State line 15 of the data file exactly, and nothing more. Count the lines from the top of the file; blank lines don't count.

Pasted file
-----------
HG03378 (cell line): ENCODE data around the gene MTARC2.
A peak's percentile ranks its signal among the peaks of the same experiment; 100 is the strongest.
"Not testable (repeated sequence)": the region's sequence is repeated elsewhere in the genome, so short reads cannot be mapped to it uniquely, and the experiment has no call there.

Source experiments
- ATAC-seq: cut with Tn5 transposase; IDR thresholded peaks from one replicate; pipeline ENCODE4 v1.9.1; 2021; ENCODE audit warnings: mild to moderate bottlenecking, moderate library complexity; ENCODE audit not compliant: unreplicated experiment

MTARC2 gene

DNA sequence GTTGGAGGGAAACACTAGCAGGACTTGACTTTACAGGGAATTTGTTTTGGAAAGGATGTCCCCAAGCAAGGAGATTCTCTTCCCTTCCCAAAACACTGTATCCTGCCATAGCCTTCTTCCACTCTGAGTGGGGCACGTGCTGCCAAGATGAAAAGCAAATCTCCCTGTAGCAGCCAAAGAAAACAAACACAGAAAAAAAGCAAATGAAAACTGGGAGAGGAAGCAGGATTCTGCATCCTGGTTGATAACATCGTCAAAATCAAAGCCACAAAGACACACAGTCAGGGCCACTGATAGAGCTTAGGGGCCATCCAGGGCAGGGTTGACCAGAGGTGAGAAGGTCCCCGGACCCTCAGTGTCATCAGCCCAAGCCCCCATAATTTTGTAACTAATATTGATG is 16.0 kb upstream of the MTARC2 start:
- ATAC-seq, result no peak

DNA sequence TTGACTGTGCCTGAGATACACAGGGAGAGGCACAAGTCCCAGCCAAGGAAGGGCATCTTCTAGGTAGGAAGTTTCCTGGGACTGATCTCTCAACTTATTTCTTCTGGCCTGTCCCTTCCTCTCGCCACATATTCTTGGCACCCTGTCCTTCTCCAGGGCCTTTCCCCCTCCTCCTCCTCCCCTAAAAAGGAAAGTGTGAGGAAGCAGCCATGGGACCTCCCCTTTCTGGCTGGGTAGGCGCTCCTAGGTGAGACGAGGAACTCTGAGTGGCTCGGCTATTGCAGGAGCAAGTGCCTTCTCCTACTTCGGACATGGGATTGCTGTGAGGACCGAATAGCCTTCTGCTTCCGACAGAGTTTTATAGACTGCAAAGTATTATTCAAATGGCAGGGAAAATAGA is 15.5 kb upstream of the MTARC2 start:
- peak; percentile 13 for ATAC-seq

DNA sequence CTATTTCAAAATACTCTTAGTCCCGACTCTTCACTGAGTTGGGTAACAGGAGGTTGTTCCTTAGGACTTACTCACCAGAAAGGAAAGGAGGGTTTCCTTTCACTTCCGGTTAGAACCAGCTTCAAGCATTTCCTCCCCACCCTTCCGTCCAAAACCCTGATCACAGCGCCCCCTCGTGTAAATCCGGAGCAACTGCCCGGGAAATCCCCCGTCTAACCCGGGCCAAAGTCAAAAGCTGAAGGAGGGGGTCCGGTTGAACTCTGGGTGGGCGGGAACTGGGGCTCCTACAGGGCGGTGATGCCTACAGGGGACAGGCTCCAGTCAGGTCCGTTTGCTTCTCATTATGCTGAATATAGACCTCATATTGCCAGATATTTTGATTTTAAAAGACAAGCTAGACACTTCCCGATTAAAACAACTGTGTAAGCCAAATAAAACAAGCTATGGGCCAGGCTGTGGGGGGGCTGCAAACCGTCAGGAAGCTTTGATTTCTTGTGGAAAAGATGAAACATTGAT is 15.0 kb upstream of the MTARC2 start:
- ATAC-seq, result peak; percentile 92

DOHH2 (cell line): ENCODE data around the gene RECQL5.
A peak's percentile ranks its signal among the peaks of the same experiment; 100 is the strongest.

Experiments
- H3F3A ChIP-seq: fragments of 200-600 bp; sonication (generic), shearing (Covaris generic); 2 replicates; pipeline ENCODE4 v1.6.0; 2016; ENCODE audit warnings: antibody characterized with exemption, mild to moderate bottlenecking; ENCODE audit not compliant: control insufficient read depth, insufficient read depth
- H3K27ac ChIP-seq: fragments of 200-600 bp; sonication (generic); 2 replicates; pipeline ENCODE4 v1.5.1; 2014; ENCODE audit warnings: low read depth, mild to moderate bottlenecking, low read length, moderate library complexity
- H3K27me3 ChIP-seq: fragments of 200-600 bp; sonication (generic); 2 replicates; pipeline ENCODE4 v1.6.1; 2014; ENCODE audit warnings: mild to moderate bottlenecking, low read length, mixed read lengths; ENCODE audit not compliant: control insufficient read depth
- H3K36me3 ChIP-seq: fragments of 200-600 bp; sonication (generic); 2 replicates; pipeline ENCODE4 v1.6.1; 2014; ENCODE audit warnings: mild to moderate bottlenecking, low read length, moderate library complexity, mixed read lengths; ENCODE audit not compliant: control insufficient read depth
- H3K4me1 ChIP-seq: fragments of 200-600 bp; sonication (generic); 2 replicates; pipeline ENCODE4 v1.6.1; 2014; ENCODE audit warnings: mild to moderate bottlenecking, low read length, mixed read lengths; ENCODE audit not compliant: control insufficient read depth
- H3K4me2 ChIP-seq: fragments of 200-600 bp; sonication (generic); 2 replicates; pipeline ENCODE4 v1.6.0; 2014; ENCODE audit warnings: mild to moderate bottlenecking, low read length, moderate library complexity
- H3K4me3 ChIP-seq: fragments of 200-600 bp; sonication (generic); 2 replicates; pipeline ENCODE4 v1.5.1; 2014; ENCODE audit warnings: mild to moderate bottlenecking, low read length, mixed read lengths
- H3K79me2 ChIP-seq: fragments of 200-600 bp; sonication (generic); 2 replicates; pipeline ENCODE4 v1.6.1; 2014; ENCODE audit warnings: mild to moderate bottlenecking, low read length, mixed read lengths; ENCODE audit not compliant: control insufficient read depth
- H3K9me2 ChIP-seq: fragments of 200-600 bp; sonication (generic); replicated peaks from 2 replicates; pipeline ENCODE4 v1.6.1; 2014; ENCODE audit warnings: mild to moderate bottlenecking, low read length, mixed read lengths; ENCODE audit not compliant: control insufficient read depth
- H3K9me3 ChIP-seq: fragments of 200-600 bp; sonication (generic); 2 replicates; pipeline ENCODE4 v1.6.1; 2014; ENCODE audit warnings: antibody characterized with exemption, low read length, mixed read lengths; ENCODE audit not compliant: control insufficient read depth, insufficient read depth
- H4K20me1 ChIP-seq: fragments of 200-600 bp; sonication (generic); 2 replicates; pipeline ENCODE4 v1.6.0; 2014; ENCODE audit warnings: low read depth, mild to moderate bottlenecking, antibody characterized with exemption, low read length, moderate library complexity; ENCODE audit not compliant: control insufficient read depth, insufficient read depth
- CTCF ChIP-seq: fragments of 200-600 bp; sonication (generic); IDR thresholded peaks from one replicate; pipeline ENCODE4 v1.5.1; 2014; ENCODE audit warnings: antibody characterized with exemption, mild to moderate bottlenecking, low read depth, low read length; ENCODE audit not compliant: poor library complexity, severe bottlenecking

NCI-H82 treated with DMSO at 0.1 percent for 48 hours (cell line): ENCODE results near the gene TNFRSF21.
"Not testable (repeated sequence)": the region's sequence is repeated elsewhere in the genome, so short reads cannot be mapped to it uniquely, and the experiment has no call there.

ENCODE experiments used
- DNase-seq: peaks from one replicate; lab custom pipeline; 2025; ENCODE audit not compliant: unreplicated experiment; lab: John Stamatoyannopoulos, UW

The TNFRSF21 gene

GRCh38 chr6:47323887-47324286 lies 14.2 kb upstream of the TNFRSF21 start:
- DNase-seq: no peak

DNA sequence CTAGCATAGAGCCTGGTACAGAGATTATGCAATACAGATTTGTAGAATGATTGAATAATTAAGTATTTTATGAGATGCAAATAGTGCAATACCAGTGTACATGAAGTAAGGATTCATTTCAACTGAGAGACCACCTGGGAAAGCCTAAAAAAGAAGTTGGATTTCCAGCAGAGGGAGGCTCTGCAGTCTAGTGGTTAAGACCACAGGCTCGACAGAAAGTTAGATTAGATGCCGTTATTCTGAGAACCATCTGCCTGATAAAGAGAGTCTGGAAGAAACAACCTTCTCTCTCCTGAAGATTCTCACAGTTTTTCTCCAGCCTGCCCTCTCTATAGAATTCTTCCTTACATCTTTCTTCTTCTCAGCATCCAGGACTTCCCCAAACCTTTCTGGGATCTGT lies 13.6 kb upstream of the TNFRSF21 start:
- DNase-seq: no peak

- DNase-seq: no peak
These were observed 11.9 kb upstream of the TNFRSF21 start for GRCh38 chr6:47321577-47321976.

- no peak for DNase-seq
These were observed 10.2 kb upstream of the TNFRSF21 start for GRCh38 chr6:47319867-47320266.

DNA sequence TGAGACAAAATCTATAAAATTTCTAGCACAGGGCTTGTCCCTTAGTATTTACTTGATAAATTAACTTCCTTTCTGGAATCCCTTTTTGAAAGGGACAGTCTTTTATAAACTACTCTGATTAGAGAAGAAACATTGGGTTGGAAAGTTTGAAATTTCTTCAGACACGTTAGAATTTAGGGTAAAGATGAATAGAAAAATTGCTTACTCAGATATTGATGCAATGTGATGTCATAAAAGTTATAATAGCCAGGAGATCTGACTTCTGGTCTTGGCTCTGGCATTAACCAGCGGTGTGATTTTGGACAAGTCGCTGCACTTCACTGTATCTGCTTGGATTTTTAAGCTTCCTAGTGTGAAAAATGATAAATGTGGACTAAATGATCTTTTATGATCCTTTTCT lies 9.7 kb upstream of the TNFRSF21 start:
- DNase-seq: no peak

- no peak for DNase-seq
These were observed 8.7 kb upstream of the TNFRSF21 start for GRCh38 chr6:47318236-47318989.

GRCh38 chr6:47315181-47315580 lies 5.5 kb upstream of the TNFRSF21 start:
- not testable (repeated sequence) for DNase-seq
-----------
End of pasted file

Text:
Experiments